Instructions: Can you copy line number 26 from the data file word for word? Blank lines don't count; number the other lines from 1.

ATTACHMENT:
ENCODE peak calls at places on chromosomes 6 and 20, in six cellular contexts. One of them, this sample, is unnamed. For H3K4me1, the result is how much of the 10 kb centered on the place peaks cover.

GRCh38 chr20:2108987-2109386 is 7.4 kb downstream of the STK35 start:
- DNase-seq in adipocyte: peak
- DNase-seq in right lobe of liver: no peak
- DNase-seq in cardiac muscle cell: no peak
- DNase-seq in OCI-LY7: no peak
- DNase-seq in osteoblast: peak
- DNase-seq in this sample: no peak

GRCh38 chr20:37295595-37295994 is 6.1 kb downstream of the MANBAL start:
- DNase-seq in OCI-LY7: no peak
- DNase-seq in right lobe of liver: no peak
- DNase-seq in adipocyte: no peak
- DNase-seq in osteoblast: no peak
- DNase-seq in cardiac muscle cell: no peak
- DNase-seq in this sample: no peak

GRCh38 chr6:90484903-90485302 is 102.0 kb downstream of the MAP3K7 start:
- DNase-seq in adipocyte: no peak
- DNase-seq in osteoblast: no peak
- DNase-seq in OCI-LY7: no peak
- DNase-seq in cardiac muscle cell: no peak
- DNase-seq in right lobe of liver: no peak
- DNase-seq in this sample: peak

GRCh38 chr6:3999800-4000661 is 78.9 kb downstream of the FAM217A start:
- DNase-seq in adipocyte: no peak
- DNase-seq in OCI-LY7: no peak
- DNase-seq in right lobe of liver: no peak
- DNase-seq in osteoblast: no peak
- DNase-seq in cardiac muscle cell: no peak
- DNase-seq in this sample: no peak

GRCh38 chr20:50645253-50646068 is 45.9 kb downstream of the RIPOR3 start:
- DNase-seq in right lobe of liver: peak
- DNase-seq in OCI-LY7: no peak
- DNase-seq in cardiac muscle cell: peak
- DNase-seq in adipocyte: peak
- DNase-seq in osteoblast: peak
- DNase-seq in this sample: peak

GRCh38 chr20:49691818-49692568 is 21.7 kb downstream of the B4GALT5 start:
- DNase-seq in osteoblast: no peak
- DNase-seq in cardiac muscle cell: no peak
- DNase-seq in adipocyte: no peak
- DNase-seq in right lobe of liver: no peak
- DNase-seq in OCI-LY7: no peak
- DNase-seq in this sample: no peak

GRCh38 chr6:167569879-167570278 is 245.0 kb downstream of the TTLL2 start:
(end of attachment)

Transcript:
- DNase-seq in right lobe of liver: no peak